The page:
Danny Trejo’s Success in Addiction Recovery
Danny Trejo has been sober for over 50 years, a staggering length of time in a person’s recovery journey.
The famed actor—known for a plethora of hit movies and TV shows including Machete, Con Air, Desperado, Spy Kids, Sons of Anarchy, Breaking Bad, and more—is the most recent guest of American Addiction Centers’ (AAC) Addiction Talk, hosted by Joy Sutton.
Watch Tough as Trejo: An Actor’s Bout with Addiction on AAC’s YouTube channel and read on to learn about his road to recovery, and how his sobriety led to his Hollywood career.
Substance Misuse, Prison Time & Recovery
When you do the math, you realize just how young Trejo was when he was introduced to illicit substances.
At age 8, Trejo was smoking marijuana. By 12, he was drinking alcohol. Just a few years later, he began shooting heroin. And he wasn’t only using—he was also selling heroin.
Trejo spent most of his late teens and early twenties in and out of jail. A run-in with an undercover police officer, who he tried to sell heroin to, led him to serve time at San Quentin State Prison in California.
“I used drugs in every penitentiary in the state of California,” said Trejo thinking back to his early years. On Cinco de Mayo in 1968, he remembers being hooked on heroin and he was drinking when a riot ensued while in prison. He was sent to “the hole” and he recalls saying to God, “Let me die with dignity. If I gotta, let me die with dignity.”
It was during his time behind bars that he decided to pursue sobriety. A former inmate of the prison returned to discuss his own recovery, encouraging Trejo to join the Alcoholics Anonymous meetings.
Trejo accepted. This defining event led him to continue to attend AA meetings after getting out of prison and was the catalyst of him becoming a drug counselor.
Even to this day, Danny is always about helping people. On a recent film shoot that placed him in zero-degree weather in Spokane, Washington, he asked God why did He bring him there.
“All of a sudden, I run into this one guy and he says, ‘I heard you about 10 years ago, Dan. I was eight years clean. And then I fell off the wagon. I’ve been using and drinking for two years.’ And I said, well, that’s why God got me here. I was wondering, and that’s just it. We started talking. He said he’s going to use me for inspiration. And I said, use me wherever you want,” shares the Machete actor. He gave his number to the young man and offered to be a source of support.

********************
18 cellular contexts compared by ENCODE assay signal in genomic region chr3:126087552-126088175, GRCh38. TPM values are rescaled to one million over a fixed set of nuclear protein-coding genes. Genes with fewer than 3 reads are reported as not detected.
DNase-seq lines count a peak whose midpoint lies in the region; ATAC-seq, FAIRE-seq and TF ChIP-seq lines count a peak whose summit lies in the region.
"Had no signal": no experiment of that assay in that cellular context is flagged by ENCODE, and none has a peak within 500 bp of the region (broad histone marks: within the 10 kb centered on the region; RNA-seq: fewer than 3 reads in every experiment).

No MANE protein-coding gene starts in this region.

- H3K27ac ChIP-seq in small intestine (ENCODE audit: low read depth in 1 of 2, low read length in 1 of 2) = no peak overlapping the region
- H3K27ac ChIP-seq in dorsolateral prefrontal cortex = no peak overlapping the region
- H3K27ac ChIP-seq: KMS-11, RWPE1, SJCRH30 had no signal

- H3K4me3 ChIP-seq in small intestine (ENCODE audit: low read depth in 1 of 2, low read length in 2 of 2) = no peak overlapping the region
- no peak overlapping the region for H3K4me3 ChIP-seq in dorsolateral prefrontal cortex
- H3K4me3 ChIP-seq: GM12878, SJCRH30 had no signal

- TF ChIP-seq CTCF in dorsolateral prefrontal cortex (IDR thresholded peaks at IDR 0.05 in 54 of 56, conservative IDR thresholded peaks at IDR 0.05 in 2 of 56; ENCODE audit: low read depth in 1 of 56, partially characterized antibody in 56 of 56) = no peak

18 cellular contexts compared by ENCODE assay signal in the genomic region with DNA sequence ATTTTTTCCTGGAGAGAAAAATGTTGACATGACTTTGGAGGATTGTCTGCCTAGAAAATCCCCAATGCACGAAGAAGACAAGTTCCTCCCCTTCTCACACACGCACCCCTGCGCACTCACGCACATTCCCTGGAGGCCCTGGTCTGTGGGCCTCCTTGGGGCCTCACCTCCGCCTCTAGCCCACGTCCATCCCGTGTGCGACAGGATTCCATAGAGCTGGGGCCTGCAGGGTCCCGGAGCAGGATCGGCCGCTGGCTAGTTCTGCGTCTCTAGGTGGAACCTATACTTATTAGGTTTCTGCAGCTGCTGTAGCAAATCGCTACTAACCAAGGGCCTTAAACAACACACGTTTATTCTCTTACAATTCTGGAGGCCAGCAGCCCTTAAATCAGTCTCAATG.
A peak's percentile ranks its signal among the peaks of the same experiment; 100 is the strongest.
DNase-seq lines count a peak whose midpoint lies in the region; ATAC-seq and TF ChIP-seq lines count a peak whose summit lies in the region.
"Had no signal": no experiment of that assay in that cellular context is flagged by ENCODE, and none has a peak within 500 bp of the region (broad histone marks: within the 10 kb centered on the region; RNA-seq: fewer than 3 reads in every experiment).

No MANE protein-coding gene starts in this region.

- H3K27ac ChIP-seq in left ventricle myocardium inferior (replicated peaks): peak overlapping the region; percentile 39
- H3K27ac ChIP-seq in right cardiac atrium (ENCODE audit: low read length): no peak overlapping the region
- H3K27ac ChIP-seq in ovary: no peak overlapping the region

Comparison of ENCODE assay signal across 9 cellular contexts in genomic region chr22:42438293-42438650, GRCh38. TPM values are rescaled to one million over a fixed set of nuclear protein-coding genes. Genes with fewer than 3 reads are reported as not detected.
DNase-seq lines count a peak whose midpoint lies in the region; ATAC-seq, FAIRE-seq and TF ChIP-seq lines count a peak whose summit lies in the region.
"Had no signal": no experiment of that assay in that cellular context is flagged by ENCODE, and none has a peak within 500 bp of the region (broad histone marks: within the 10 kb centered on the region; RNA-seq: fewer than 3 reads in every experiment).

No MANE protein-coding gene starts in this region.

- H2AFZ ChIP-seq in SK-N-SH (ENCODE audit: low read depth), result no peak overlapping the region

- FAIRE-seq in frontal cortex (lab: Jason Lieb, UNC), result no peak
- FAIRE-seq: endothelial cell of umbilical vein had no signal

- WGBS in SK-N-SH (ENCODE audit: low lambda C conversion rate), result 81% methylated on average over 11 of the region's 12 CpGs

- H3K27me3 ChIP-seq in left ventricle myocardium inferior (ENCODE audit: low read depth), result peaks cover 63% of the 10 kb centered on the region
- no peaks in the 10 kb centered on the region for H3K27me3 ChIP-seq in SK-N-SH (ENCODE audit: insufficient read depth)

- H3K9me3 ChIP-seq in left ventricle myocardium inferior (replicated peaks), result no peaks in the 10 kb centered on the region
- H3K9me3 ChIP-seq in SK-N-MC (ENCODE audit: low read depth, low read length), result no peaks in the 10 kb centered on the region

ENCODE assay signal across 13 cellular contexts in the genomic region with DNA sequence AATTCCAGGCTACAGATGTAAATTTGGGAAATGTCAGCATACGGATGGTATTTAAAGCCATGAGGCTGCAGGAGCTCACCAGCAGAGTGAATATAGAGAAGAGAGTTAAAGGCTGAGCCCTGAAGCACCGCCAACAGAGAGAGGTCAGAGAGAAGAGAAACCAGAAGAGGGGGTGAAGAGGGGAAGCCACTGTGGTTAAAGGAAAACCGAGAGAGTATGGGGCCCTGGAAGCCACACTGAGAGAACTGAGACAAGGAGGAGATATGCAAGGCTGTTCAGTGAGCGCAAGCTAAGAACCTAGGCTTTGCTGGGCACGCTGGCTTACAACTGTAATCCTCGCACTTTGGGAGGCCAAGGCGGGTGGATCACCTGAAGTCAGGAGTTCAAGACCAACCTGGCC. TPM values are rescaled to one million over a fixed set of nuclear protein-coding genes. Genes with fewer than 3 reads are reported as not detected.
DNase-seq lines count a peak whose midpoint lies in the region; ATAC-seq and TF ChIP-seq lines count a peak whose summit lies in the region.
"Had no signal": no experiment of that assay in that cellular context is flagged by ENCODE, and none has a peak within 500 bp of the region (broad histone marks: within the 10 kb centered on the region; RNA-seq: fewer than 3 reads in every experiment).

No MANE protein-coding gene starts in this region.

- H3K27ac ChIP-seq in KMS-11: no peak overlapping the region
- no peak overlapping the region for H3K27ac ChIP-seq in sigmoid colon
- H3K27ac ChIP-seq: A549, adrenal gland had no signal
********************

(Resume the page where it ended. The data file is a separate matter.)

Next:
That’s the kind of man that Danny is. Always giving back in his own way. He’s so appreciative for the times when others helped him.
Sixteen years into Trejo’s sobriety, a production assistant got him a job as an extra on a movie set. The PA was battling their own struggles with addiction, and wanted Trejo around to help.
The movie was The Runaway Train, starring Jon Voight and Eric Roberts.
One of the screenwriters on the project happened to be a former inmate that knew Trejo from San Quentin and remembered him as being a great boxer. The screenwriter asked Trejo if he would be open to training Roberts in his fight scenes. Trejo agreed, and this led to more film-related opportunities.
This was only the beginning of Danny Trejo, the actor. Today, he’s appeared in over 250 movies and televisions series. And if his successes in the film industry weren’t enough, Trejo expanded his brand into a franchise of taco stands with Trejo’s Tacos and with the opening of a Trejo’s Coffee & Donuts location.
Sobriety & Hope
It’s encouraging to know that with support and positive and healthy choices, a productive life is possible for those in long-term sobriety. And Danny Trejo is the breathing definition of long-term sobriety. With his struggles with heroin addiction in the early part of his life, to treatment, recovery, and his successes, his story is one that offers support and encouragement to those who may feel hopeless and discouraged.
If you find yourself battling with opioid use disorder or any other drug or alcohol use disorder, please reach out for the help that you need today.
*Some of the wording from the interview was edited for clarity.